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Women Helping Women

Women Helping Women It can be a full time job trying to find a job. And if you’ve been without for a while, how do you afford the clothes you need to wear to show up dressed-to-impress for an interview? If you’re able to borrow clothes or scrape up enough to put a good outfit together, and you’re lucky enough to land the job, how can you be well-attired at the workplace for the weeks before you receive your first paycheck? Many women don’t have a good answer for these questions. Yet for various reasons – to get out from under domestic abuse, transitioning from stay-at-home mom, post divorce economic need – they need to get into (or back into) the workplace.

We can help!

You may have heard about the Dress For Success organization – its focus is to help women get back into the workplace by providing interview and work clothes that they could not otherwise afford, among other things. But they are not the only entity with a mission to empower women to be self-supporting or contributers to household income. There is probably such an organization in your town, city, or neighboring urban area that welcomes assistance – so they can provide assistance – to women in need. In addition to formal programs that exist for the cause, other non-profit groups such as YWCA, women’s shelters, and churches often extend such services to women.

We know that quality professional wear – suits, skirts, blouses – are always a major help. Do you have any in good shape that are stashed in the back of your closet gathering dust? Or maybe those end-of-season sales would be a great time to take an amount you would be willing to donate and get more bang for the buck by purchasing business attire for a fraction of it’s regular price. That takes care of some big stuff. Let’s turn our attention to other necessities and helpful items that women need to get many types of employment – items that aren’t donated as often as clothing.



Properly fitting undergarments



Thank you cards and stamps



Leather Folder with paper and pen

Costume jewelry

Hair accessories

Fast food gift books for work lunches


A new haircut

Professional manicure

Updated eyeglasses

Polished coat

Β For those who would like to help in person or have more time than money, there are many opportunities to volunteer. Helping someone put together a resume, babysitting until they start getting paid, or being an unofficial “big sister” who checks in with them and roots them on are invaluable services which aren’t often provided by organizations. Such services not only help an individual have a better life, the snowball effect it has on their family, community and to all those they “pay it forward to” when they are able are exponential!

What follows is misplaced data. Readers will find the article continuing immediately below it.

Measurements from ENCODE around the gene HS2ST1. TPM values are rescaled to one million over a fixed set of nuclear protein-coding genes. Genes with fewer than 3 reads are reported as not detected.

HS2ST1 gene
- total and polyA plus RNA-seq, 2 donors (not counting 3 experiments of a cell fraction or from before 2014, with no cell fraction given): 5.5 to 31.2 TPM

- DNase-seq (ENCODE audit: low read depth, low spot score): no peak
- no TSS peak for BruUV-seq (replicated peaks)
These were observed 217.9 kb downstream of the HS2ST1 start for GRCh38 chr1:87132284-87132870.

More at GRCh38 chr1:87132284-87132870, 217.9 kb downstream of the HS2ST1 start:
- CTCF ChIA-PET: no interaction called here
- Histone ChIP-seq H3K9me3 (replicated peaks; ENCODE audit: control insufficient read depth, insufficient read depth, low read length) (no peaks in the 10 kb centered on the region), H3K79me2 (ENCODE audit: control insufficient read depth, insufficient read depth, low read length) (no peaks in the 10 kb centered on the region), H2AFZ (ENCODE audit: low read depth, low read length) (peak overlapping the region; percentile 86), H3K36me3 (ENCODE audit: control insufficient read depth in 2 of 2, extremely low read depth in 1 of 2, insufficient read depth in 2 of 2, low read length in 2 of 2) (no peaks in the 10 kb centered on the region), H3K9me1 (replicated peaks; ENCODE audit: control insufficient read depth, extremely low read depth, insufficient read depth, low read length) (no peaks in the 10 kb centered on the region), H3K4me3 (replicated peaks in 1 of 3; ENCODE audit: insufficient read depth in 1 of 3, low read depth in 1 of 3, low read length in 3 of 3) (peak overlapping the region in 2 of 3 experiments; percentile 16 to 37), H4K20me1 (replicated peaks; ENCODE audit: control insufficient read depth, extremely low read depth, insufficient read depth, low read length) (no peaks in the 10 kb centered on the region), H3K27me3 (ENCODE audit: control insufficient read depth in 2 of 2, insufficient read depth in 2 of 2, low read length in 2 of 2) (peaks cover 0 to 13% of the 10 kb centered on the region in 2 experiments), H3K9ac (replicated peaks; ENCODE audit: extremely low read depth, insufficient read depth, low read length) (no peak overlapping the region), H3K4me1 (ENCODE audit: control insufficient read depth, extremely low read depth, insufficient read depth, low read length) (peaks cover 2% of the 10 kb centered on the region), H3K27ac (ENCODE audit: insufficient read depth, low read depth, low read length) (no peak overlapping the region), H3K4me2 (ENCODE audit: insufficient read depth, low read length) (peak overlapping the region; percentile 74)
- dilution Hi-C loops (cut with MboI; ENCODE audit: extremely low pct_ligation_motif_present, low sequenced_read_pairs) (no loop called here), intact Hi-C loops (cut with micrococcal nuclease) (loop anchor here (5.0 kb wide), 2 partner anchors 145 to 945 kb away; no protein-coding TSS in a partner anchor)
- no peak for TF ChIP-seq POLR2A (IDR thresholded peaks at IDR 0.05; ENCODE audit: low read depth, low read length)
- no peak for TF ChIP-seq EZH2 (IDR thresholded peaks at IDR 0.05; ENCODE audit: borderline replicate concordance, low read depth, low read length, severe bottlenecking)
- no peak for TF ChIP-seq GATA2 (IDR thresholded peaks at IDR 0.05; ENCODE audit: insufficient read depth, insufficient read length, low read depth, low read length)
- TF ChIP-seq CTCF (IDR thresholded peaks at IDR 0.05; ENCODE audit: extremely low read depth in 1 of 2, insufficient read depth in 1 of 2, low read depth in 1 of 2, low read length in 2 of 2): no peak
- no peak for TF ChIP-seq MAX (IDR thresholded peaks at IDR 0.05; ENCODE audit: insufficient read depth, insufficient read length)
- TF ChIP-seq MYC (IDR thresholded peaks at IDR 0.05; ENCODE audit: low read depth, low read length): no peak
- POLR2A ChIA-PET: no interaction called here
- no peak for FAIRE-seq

1. All excellent ideas and services! I used to run a drop-in centre for disadvantaged women and ran training programmes for them based on workplace etiquette and positive thinking. For the young women a big part of that work was education in what it meant to be a worker – for many never had been employed and came from families who never had jobs either and the expectations of what they were entitled to were high while the skills, on all levels, were low. I think pre-employment training is necessary for many to ensure that once they get a job, they KEEP it.

    1. Sounds like you were offering some substantial skills, Pauline. I never thought about someone navigating the business culture if they’ve not been in it before – “workplace etiquette” training is something we could use more of! I hear you on the high expectation/low skill level dilemma – a challenging attitude to overcome. The kind of training you referenced has the power to break a generational chain.

  2. Dress for Success is a wonderful organization. We have a local group here that works with a beauty parlor that does hair styling and manicures to go with the outfits and practice interviews and resumes, and the combined results are inspiring, hopeful, encouraging, and uplifting for everyone involved.

    1. It really is a great organization, Marylin. I remember when it was more fledgling. They have really expanded – both geographically and with the services offered. I think I’ll go add “manicures” to the “splurge” list!

    1. You got me curious about that, Jill – so I checked. The only thing I found similar for men was a program in Indiana called “Danny’s Closet.” http://www.stvincent.org/dannyscloset/ It sounds like a wonderful program. I was surprised to find out that Dress for Success has only been around for 18 years – maybe programs like Danny’s Closet will take off, too. -El

    1. Dress for Success started in 1997 and has since spread to 139 cities in 18 countries. Marylin mentioned the chapter close to her has an affiliation with a beauty salon so they can assist with hair and manicures. A wonderful service!

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